Blog Archives

Flipping on Anna Karenina

In the summer when I was sixteen, I read great gobs of Anna Karenina with my feet over my head. I had been somberly informed that you retain information better if there is more blood in your brain. This seemed

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Posted in Just life, Writing

Gold in the green beans. Why?

My father grew up in Brooklyn, during the Great Depression, in a house so close to the next one that once, when a spark ignited the shingles, a neighbor simply jumped from his roof to my father’s and stamped out

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Posted in Food, Writing

When Point of View exercises get personal

I’ll be leading a workshop on Point of View for the Knoxville Writers Guild (more on that here). In years of teaching college fiction classes, I’ve found that Point of View units can have dramatic personal impacts. Once again, art

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Posted in Writing

His brother’s hands, before and after

One of the rewards of the writing life is teaching writing. I taught composition for some years at a US military base in Naples, Italy. I remember a young soldier who had grown up poor in the Caribbean. He struggled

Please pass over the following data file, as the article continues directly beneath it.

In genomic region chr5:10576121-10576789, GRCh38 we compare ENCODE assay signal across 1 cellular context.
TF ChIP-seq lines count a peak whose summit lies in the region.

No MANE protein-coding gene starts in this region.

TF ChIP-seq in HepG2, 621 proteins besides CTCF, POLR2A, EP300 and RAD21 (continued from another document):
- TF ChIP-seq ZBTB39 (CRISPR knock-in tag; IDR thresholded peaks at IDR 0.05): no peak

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Posted in Writing

12 Reasons You Need a Writing Group

You just don’t feel like writing today/aren’t inspired/lost faith. . . . The group meets on Wednesday. They expect some work from you and don’t really care about your drama. Besides, they’ve been there and pushed through and expect you

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Posted in Writing

How did s/he get that way?

Last week, I led a workshop on memoir writing at a local senior center. Amazing stories came out, funny, sad, and precious. Here’s a variant of an exercise we did that I think would be useful for writers, and just

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Posted in Writing

Listeners in Airports

Recently, a bit of snow in Philadelphia so overwhelmed American Airlines, that we got home 24 hours later than planned. [Insert here the litany of gate changes, delays, cancellations, rescheduling, cancellation, disappearing ticket agents, endless holds on phone, airport shut

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Posted in Writing
Announcements

Sunday, May 6, 2pm reading from latest work at Hexagon Brewing Company, Knoxville, TN.

Thursday, May 10, 6-8 pm presentation on research on the historical novel, Blount Count Library, Maryville, TN.

When We Were Strangers, Italian translation, tp rot be sented in Pescasseroli, Italy, August 2018.

Recent Review
“Absorbing and layered with rich historical details, in Under the Same Blue Sky, Schoenewaldt weaves a tender and at times, heartbreaking story about German-Americans during World War I. With remarkable compassion, the author skillfully portrays conflicted loyalties, the search for belonging, the cruelty of war, and the resilience of the human spirit.”—Ann Weisgarber, author of The Promise and The Personal History of Rachel Dupree

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